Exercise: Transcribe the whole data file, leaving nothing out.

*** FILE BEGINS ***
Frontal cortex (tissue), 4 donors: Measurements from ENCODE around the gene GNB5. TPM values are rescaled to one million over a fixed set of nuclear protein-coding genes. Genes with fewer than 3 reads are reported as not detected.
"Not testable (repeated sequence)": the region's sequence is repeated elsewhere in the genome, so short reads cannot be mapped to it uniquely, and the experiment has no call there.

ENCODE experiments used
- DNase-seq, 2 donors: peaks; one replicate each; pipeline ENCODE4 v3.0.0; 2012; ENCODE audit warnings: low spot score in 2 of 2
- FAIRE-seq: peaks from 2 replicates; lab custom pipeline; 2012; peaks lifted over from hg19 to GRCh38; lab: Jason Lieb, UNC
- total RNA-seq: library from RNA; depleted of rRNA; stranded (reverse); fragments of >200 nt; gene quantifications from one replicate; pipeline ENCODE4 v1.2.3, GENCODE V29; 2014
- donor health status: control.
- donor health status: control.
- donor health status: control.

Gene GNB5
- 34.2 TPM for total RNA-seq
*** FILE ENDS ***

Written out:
Frontal cortex (tissue), 4 donors: Measurements from ENCODE around the gene GNB5. TPM values are rescaled to one million over a fixed set of nuclear protein-coding genes. Genes with fewer than 3 reads are reported as not detected.
"Not testable (repeated sequence)": the region's sequence is repeated elsewhere in the genome, so short reads cannot be mapped to it uniquely, and the experiment has no call there.

ENCODE experiments used
- DNase-seq, 2 donors: peaks; one replicate each; pipeline ENCODE4 v3.0.0; 2012; ENCODE audit warnings: low spot score in 2 of 2
- FAIRE-seq: peaks from 2 replicates; lab custom pipeline; 2012; peaks lifted over from hg19 to GRCh38; lab: Jason Lieb, UNC
- total RNA-seq: library from RNA; depleted of rRNA; stranded (reverse); fragments of >200 nt; gene quantifications from one replicate; pipeline ENCODE4 v1.2.3, GENCODE V29; 2014
- donor health status: control.
- donor health status: control.
- donor health status: control.

Gene GNB5
- 34.2 TPM for total RNA-seq